Books: final chapter yet to be written

By Andrew Stone

Conventional books sandwich a Kindle 3G electronic book reader. Picture / Bloomberg
Conventional books sandwich a Kindle 3G electronic book reader. Picture / Bloomberg

Printed works aren't about to be killed off by digital readers just yet, says global publishing expert

The reassuring news about printed books - for those who devour them - is they are not ready to surrender to the digital tide.

That's the perspective of a book lover who reads ebooks and who sits at the top of the world's publishing industry.

Jens Bammel, a German lawyer and secretary general of the International Publishing Association, watches the business of books from Geneva. He likens its condition to surfing an avalanche, given that the irresistible momentum of digital publishing is sweeping all before it.

In areas like trade publishing and highbrow scholarly works, the revolution is complete. Articles go directly online and users subscribe to a database.

The digital market for mainstream fiction, paperbacks and self-help works is big and getting bigger. Erotic titles are popular too. Bammel thinks the attraction might be that "no one sees what you're reading on screen when you're on the tube."

A standout space in bookshops, much to the delight of an industry under pressure, remains filled with cookbooks.

It's the same in Britain, where Jamie Oliver sells titles by the trolleyload, or New Zealand, where self-published Annabel Langbein had two titles in the top 10 last year.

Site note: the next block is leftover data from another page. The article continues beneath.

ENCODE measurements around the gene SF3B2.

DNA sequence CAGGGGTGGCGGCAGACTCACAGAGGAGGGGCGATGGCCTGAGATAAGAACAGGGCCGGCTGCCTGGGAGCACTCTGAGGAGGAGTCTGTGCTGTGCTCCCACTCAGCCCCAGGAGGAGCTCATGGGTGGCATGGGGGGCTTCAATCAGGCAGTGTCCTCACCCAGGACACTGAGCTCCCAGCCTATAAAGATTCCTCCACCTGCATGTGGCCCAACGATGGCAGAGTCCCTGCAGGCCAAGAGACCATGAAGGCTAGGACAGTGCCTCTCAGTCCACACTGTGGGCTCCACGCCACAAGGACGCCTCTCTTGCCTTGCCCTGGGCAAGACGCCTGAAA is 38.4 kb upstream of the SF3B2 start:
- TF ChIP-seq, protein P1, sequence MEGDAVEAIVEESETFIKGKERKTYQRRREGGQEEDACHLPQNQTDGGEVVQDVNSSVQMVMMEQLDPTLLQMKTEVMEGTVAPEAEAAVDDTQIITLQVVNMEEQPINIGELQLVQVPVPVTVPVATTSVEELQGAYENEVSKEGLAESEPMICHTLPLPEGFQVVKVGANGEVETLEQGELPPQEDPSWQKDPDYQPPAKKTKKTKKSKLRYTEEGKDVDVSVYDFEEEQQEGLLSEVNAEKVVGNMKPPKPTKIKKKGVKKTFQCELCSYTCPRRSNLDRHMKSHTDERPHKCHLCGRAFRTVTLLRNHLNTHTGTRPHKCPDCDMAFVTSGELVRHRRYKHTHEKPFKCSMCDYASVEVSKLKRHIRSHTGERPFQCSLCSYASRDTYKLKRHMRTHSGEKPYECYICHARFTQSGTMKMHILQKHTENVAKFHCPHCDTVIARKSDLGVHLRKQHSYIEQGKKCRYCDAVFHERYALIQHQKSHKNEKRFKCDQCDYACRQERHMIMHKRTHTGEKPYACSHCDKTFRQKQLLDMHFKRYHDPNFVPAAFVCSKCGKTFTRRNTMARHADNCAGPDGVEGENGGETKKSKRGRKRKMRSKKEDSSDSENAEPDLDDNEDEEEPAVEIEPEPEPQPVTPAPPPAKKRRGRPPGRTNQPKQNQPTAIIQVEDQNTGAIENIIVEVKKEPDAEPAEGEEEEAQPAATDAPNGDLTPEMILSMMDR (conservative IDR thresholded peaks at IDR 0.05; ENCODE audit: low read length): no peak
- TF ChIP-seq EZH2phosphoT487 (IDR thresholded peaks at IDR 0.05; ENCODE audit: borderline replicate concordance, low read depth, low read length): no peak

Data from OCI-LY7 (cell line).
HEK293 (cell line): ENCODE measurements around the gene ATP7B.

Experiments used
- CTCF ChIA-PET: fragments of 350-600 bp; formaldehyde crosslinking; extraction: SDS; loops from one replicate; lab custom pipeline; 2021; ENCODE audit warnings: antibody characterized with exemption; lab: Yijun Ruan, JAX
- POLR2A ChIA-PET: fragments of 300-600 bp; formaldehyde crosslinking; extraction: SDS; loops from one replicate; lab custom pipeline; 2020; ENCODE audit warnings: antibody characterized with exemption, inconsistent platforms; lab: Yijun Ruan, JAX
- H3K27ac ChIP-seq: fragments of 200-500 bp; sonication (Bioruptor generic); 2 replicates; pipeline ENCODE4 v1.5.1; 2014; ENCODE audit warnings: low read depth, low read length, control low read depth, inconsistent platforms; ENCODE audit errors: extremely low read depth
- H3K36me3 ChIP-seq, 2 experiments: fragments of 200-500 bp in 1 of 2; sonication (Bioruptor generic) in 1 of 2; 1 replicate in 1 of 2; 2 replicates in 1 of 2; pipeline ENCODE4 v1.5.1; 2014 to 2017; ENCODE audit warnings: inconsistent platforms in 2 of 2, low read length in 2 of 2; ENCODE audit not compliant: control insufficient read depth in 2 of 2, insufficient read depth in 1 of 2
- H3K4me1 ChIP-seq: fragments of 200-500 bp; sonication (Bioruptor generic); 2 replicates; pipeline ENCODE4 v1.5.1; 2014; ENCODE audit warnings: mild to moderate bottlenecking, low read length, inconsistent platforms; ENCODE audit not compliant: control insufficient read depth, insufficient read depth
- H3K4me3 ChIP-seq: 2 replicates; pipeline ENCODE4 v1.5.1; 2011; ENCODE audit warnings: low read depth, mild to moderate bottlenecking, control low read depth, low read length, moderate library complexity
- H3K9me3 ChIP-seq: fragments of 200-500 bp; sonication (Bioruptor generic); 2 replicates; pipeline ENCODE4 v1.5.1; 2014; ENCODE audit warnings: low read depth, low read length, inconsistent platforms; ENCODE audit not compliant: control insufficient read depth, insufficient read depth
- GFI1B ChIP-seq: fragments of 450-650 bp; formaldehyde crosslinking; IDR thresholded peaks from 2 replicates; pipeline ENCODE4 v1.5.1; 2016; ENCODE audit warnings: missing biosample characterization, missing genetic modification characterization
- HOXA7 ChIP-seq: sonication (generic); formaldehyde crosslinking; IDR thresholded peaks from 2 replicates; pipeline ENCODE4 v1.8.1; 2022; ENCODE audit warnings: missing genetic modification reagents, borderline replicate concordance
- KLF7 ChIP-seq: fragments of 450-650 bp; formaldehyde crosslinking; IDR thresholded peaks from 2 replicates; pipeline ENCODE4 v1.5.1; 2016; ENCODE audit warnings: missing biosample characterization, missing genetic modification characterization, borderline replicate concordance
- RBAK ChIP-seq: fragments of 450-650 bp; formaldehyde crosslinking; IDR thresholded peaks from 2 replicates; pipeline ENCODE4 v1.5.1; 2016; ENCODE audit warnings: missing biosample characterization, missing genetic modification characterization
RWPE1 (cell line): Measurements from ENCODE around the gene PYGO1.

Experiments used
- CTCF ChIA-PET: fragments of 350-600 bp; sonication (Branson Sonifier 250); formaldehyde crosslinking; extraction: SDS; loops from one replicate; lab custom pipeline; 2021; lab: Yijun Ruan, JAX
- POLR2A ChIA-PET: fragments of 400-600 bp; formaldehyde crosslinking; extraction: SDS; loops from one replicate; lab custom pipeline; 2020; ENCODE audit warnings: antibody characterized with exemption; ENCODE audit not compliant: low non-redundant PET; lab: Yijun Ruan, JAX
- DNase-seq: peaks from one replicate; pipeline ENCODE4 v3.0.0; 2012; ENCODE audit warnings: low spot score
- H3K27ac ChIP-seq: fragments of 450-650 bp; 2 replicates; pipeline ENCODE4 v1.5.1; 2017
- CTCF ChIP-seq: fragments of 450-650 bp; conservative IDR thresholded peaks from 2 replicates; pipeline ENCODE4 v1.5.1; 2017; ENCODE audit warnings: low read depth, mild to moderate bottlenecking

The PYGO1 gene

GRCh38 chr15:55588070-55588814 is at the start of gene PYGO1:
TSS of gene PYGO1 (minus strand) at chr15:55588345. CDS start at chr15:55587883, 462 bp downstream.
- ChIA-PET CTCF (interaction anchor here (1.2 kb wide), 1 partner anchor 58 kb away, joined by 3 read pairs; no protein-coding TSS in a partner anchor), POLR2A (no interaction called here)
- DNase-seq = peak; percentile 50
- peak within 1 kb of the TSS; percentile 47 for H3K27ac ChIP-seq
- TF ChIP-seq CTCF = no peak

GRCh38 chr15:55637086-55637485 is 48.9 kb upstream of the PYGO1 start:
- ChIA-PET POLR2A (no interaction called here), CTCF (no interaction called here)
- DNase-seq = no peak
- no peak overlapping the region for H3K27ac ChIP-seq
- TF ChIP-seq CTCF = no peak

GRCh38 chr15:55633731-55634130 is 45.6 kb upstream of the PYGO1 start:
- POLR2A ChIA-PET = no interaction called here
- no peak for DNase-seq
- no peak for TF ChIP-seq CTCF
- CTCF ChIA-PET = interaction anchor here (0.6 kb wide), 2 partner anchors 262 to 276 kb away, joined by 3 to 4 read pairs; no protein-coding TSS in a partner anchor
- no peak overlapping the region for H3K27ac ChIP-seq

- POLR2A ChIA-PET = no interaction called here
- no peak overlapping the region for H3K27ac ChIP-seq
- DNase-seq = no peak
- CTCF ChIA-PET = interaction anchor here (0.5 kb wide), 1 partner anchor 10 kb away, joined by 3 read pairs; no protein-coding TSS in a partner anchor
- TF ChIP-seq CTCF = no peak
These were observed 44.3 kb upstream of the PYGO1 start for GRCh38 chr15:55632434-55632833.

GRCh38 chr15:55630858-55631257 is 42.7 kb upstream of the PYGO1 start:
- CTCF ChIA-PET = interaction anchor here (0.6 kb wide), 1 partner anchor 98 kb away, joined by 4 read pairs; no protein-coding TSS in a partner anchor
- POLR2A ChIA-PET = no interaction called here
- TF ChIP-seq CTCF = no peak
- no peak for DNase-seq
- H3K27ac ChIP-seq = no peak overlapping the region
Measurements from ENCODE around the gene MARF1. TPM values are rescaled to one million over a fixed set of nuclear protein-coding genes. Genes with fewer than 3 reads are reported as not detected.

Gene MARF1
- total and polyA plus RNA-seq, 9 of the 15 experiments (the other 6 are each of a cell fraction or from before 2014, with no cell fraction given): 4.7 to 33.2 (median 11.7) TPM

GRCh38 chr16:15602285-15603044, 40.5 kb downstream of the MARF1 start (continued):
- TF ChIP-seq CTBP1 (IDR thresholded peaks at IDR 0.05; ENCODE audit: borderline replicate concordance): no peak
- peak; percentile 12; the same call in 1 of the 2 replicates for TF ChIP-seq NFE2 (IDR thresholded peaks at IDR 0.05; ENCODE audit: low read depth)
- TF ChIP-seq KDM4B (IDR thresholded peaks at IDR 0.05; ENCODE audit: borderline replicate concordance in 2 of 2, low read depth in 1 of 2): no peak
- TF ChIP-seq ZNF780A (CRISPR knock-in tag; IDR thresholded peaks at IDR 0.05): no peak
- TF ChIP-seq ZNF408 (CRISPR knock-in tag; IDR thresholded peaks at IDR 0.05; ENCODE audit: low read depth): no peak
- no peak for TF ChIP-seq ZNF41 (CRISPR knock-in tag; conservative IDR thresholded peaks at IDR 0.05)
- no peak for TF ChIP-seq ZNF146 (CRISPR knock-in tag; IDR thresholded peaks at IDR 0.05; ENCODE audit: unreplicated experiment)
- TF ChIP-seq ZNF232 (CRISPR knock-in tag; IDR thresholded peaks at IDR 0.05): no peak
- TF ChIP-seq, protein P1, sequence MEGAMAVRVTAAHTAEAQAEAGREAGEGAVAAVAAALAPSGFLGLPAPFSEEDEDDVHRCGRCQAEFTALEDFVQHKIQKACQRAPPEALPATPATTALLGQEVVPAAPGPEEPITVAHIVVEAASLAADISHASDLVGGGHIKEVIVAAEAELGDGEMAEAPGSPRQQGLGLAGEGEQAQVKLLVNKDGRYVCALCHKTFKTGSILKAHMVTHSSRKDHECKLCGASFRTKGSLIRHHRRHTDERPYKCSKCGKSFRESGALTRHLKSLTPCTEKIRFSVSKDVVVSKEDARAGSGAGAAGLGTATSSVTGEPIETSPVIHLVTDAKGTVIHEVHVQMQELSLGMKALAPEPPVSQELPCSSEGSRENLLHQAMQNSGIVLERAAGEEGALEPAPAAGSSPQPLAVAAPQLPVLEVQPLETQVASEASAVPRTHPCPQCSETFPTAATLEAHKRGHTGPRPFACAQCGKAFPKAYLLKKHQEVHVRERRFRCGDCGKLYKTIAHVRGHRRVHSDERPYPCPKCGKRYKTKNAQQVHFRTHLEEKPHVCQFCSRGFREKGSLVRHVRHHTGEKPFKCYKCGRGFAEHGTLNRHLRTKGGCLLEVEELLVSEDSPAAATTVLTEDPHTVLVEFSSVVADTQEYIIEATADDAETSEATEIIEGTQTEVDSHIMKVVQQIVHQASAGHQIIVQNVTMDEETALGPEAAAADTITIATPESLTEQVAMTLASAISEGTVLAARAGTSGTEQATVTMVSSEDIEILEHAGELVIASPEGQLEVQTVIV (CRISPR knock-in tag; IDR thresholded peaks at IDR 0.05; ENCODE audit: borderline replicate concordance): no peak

"With cookbooks you are buying something that you can't replicate on a screen," says Bammel.

But publishing cannot survive forever on titles churned out by celebrity cooks. The industry remains under siege on several fronts, nervously watching the next move of and Apple, which typically has a dazzling new piece of technology called iBooks Author - now the target of much online heat.

Author Jonathan Franzen thinks ebooks are fouling the shelves of printed works. The bestselling novelist fears that as "a literature crazed person" the prospect of bound books giving way to letters on a screen means "it's going to be very hard to make the world work if there's no permanence like [the printed book]."

Bammel's perspective is less bleak. Despite the hype which greeted Apple's push into digital textbooks in January, Bammel notes studies which urged looking before leaping into online education.

A Colorado report found students at the state's full-time online education programmes lagged behind their peers on virtually every academic indicator, while the New York Times, after an exhaustive national investigation of the trend, concluded that "schools are spending billions on technology, even as they cut budgets and lay off teachers, with little proof that this approach is improving basic learning."

All this suggests that it might be too soon to be burning hefty school textbooks.

But Bammel concedes the industry faces tough times. Take piracy, which after creating havoc in the music and film industries is invading the world of books. It is possible to smash digital protection systems set up by publishers and illegally download a bestseller in less than 60 seconds.

Last month an alliance of publishers shut down a piracy operation with a turnover estimated at $15 million.